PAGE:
The Son of God, with eyes piercing and destructive as a flame of fire, commends the brethren in Thyatira for their works and charity and service and faith and patience, and again for their works, more abounding at the end than at the beginning. Notwithstanding, he condemns their toleration of Jezebel. Who was Jezebel? Was she a literal woman? No, for a variety of reasons. First, the symbolic character of the Apocalyptic communication in general, involving peculiarly the symbolic use of women (chap. 17:18; 14:4). Secondly, the surroundings of the statement are inconsistent with the idea of a literal woman. The Jezebel in the case is said to "teach and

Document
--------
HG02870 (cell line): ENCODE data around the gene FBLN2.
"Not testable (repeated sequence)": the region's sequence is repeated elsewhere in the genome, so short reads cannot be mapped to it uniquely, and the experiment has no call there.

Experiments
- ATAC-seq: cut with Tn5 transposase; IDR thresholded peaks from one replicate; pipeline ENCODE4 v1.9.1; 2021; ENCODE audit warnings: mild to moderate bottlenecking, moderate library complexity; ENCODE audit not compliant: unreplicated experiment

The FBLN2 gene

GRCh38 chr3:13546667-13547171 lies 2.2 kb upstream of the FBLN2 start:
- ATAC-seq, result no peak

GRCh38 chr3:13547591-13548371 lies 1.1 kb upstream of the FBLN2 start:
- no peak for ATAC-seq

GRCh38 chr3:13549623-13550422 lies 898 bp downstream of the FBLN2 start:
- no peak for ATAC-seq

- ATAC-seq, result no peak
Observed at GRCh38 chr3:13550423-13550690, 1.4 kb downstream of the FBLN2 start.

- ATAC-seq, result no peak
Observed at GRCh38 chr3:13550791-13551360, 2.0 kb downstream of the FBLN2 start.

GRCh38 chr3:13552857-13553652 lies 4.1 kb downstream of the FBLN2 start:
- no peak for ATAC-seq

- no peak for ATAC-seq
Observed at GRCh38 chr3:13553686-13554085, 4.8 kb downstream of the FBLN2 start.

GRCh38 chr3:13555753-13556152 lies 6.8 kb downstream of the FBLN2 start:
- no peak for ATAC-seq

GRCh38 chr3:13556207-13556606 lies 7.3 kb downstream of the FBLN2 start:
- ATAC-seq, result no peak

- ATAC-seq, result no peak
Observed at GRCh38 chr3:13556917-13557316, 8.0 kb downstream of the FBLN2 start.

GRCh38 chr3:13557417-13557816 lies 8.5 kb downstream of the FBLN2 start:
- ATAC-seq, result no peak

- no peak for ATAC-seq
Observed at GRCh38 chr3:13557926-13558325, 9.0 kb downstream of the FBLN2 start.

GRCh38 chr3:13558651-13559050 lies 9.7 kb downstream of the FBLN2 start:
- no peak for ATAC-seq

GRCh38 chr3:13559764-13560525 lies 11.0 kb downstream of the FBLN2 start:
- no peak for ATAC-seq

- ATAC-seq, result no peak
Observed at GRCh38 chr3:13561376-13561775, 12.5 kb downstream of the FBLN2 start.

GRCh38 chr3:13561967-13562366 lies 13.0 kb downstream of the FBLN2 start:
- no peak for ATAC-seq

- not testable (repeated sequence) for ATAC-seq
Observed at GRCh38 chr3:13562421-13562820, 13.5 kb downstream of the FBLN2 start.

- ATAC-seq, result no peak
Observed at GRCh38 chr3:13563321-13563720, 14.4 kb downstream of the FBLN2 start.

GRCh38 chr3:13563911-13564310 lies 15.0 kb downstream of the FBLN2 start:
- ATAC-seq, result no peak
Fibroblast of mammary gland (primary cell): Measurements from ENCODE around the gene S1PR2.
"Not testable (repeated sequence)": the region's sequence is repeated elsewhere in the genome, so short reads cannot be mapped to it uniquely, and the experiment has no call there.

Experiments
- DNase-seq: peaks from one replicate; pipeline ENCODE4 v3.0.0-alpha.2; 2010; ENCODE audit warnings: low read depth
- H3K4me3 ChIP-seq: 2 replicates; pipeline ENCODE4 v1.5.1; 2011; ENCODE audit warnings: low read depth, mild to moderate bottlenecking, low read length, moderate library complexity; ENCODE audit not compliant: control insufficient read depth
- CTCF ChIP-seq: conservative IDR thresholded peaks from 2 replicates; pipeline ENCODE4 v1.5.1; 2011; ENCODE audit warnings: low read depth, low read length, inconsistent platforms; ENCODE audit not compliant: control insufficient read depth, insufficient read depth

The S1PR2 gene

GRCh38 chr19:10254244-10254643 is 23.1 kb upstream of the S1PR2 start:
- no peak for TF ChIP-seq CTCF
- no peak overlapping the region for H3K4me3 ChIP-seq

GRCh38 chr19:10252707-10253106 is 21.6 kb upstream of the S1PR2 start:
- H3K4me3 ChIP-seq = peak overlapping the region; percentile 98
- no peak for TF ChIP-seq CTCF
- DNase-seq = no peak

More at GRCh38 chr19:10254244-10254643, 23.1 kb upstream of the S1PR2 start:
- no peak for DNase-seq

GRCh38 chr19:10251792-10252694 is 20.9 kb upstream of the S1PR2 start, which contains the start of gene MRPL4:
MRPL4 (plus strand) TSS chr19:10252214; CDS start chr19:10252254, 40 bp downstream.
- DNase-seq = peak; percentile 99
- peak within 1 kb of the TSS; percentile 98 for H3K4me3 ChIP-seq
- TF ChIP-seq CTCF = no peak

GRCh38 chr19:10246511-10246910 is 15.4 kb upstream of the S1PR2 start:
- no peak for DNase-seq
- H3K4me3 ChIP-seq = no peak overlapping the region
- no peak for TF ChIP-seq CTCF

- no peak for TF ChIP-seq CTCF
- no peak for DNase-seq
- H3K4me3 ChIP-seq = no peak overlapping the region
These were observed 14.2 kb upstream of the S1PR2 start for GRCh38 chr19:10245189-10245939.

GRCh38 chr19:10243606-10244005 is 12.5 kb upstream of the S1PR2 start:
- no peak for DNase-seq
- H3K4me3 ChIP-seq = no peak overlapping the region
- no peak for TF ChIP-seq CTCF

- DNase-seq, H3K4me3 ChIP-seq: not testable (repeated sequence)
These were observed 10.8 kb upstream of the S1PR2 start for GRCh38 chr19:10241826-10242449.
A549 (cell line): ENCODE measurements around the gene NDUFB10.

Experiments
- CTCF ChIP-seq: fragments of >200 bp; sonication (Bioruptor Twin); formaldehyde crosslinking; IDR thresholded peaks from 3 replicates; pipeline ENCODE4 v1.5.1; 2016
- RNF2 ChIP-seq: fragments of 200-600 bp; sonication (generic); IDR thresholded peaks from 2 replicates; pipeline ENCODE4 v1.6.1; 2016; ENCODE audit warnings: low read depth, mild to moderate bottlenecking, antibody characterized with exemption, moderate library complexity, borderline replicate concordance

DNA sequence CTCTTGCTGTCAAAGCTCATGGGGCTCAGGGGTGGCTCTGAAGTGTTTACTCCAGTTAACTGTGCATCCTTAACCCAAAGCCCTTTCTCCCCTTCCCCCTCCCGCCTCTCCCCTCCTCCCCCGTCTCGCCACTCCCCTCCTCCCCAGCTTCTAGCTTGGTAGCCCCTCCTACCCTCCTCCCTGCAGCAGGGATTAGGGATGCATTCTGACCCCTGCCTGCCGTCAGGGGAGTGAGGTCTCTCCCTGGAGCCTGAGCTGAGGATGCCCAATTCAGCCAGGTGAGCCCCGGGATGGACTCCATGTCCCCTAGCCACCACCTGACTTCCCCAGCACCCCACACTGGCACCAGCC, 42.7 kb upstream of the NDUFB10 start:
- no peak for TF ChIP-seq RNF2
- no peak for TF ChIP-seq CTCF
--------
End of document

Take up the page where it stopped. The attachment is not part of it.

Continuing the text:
seduce the servants of Christ" (2:20), and to have children and paramours who, in default of repentance, are threatened with a bed of tribulation and death, by the operation of which "all the churches" are to discern the retributive power of Christ. This could not be understood of a private person; it refers to something of a public character having a bearing on all. Space to repent is said to have been afforded her, which would be inconceivable as applied to the abandoned prostitution portrayed in the language understood literally; for such a thing could have no pretence to occupy a place in the church of Christ at all. Finally, the teaching attributed to her identifies her with the Balaamites of Pergamos. She is said to "teach and seduce my servants to commit fornication, and to eat things sacrificed unto idols." This is exactly the teaching set down to the credit of the holders of the Balaamite doctrine in Pergamos (verse 14). The tendency of this teaching was to draw the brethren into connection and fellowship with the popular Paganism by which they were surrounded, in opposition to the doctrine of Christ that his brethren are "not of this world" (John 15:18-19); and that friendship with the world is an impossibility if the friendship of God is to be retained. Such a communion of light with darkness is very commonly spoken of as fornication. In Pergamos, the upholders of such a time-serving doctrine are said to be "those who hold the doctrine of Balaam": in Thyatira, where they made special pretensions to divine authority, they are lumped under the figure of "that woman Jezebel, which calleth herself a prophetess". Addressing those who had not come under the power of their sophistications, Jesus speaks of them as "many as have not this doctrine, and which have not known the depths of Satan, as they speak". Here the phrase "the depths" is quoted from the mouth of the Satan--a teaching plurality consisting of the Balaamites and the Jezebelites. It shows that they had a very complacent estimate of their attainments. They spoke of their views as "the depths", by which, of course, they would mean that their ideas were advanced and profound as compared with the elementary propositions of the gospel with which the simpler members of the congregation were content. What would there be in their doctrines of which they would speak as "the depths"? We may form some idea from the peculiarities of mysticism both ancient and modern. This system of thought scorns proximate and concrete forms of truth, and dives, or makes profession of diving, into the "essence" and "inner self" of things. It professes to see in the external world but the expression of a universal "soul," in which the